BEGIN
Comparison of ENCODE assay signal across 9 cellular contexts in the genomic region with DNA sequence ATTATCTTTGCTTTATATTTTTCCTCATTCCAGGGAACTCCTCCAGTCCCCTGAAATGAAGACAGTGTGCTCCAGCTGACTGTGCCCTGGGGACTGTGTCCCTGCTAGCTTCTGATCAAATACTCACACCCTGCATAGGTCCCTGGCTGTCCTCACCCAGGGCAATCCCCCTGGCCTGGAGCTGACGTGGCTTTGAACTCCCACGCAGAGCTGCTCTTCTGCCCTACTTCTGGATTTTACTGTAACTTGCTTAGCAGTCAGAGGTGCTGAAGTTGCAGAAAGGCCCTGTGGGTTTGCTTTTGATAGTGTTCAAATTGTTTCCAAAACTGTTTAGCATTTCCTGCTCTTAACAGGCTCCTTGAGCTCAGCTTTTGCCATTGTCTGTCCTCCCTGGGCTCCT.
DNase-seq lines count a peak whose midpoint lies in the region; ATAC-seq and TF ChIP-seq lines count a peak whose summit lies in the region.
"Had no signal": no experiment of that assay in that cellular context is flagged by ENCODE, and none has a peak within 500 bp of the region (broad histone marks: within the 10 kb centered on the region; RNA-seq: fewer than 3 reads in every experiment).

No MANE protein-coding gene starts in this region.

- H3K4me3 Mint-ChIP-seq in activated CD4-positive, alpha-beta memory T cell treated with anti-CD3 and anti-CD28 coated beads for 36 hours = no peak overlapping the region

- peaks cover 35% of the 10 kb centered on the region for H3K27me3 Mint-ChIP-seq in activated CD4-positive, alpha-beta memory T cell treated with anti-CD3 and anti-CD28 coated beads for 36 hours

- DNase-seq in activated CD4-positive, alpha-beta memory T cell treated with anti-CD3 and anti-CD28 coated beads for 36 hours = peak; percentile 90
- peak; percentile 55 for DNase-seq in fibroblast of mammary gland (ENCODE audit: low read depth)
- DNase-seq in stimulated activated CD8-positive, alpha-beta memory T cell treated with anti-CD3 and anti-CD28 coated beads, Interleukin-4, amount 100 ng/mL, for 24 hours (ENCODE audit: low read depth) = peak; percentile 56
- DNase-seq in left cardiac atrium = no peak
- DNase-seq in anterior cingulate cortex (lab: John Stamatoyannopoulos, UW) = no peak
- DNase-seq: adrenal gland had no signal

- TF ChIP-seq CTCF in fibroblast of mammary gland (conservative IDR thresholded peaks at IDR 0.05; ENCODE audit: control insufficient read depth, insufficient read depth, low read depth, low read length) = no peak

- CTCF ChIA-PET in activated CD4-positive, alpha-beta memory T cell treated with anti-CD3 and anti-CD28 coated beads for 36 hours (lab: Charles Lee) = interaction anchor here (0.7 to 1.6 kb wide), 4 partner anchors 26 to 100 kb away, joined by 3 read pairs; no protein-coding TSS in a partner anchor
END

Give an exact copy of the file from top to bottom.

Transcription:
Comparison of ENCODE assay signal across 9 cellular contexts in the genomic region with DNA sequence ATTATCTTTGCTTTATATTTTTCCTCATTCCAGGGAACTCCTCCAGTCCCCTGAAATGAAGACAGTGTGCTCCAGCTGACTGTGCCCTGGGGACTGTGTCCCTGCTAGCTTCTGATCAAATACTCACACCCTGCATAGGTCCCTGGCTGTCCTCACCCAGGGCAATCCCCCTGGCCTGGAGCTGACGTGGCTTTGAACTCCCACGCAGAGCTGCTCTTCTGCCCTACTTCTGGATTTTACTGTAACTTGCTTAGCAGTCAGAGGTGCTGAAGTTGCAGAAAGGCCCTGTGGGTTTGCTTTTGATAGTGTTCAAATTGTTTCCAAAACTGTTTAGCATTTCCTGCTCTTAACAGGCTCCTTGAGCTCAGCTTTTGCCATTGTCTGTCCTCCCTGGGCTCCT.
DNase-seq lines count a peak whose midpoint lies in the region; ATAC-seq and TF ChIP-seq lines count a peak whose summit lies in the region.
"Had no signal": no experiment of that assay in that cellular context is flagged by ENCODE, and none has a peak within 500 bp of the region (broad histone marks: within the 10 kb centered on the region; RNA-seq: fewer than 3 reads in every experiment).

No MANE protein-coding gene starts in this region.

- H3K4me3 Mint-ChIP-seq in activated CD4-positive, alpha-beta memory T cell treated with anti-CD3 and anti-CD28 coated beads for 36 hours = no peak overlapping the region

- peaks cover 35% of the 10 kb centered on the region for H3K27me3 Mint-ChIP-seq in activated CD4-positive, alpha-beta memory T cell treated with anti-CD3 and anti-CD28 coated beads for 36 hours

- DNase-seq in activated CD4-positive, alpha-beta memory T cell treated with anti-CD3 and anti-CD28 coated beads for 36 hours = peak; percentile 90
- peak; percentile 55 for DNase-seq in fibroblast of mammary gland (ENCODE audit: low read depth)
- DNase-seq in stimulated activated CD8-positive, alpha-beta memory T cell treated with anti-CD3 and anti-CD28 coated beads, Interleukin-4, amount 100 ng/mL, for 24 hours (ENCODE audit: low read depth) = peak; percentile 56
- DNase-seq in left cardiac atrium = no peak
- DNase-seq in anterior cingulate cortex (lab: John Stamatoyannopoulos, UW) = no peak
- DNase-seq: adrenal gland had no signal

- TF ChIP-seq CTCF in fibroblast of mammary gland (conservative IDR thresholded peaks at IDR 0.05; ENCODE audit: control insufficient read depth, insufficient read depth, low read depth, low read length) = no peak

- CTCF ChIA-PET in activated CD4-positive, alpha-beta memory T cell treated with anti-CD3 and anti-CD28 coated beads for 36 hours (lab: Charles Lee) = interaction anchor here (0.7 to 1.6 kb wide), 4 partner anchors 26 to 100 kb away, joined by 3 read pairs; no protein-coding TSS in a partner anchor